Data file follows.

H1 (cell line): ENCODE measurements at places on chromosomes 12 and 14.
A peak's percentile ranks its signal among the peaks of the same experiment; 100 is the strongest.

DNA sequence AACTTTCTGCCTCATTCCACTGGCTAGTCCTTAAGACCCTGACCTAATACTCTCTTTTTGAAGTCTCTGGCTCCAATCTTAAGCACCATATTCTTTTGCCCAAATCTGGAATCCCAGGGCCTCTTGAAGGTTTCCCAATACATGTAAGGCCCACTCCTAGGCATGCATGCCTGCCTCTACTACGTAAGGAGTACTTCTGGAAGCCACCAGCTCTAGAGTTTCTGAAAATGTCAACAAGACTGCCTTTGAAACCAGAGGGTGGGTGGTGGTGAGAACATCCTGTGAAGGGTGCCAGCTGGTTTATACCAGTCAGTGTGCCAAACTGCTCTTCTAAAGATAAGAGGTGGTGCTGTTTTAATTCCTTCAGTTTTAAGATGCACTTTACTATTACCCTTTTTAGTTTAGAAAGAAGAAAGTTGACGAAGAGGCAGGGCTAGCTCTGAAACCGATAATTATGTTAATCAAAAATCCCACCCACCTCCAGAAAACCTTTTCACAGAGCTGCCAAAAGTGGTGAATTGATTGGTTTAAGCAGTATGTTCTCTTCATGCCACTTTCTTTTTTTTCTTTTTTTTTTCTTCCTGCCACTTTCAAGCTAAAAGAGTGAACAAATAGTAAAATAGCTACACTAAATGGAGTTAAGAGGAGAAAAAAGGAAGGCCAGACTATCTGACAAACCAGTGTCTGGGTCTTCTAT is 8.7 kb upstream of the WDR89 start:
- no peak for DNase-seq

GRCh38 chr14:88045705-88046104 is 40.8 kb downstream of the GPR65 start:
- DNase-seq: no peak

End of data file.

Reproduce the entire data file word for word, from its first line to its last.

H1 (cell line): ENCODE measurements at places on chromosomes 12 and 14.
A peak's percentile ranks its signal among the peaks of the same experiment; 100 is the strongest.

DNA sequence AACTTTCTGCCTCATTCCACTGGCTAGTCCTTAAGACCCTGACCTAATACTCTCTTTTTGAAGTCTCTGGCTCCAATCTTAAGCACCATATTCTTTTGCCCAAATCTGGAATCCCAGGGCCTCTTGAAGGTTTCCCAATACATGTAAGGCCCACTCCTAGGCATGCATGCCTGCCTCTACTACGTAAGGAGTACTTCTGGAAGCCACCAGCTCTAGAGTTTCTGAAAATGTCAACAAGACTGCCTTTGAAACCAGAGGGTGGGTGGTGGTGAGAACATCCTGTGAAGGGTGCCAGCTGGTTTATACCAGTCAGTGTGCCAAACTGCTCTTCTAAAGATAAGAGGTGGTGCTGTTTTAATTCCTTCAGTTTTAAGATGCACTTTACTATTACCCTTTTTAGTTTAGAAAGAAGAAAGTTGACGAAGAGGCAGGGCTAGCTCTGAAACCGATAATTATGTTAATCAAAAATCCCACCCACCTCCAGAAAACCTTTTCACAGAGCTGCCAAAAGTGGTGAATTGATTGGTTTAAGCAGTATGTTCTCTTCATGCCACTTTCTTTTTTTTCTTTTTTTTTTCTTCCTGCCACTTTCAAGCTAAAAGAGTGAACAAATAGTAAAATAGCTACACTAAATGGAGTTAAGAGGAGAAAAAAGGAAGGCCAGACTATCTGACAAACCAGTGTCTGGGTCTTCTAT is 8.7 kb upstream of the WDR89 start:
- no peak for DNase-seq

GRCh38 chr14:88045705-88046104 is 40.8 kb downstream of the GPR65 start:
- DNase-seq: no peak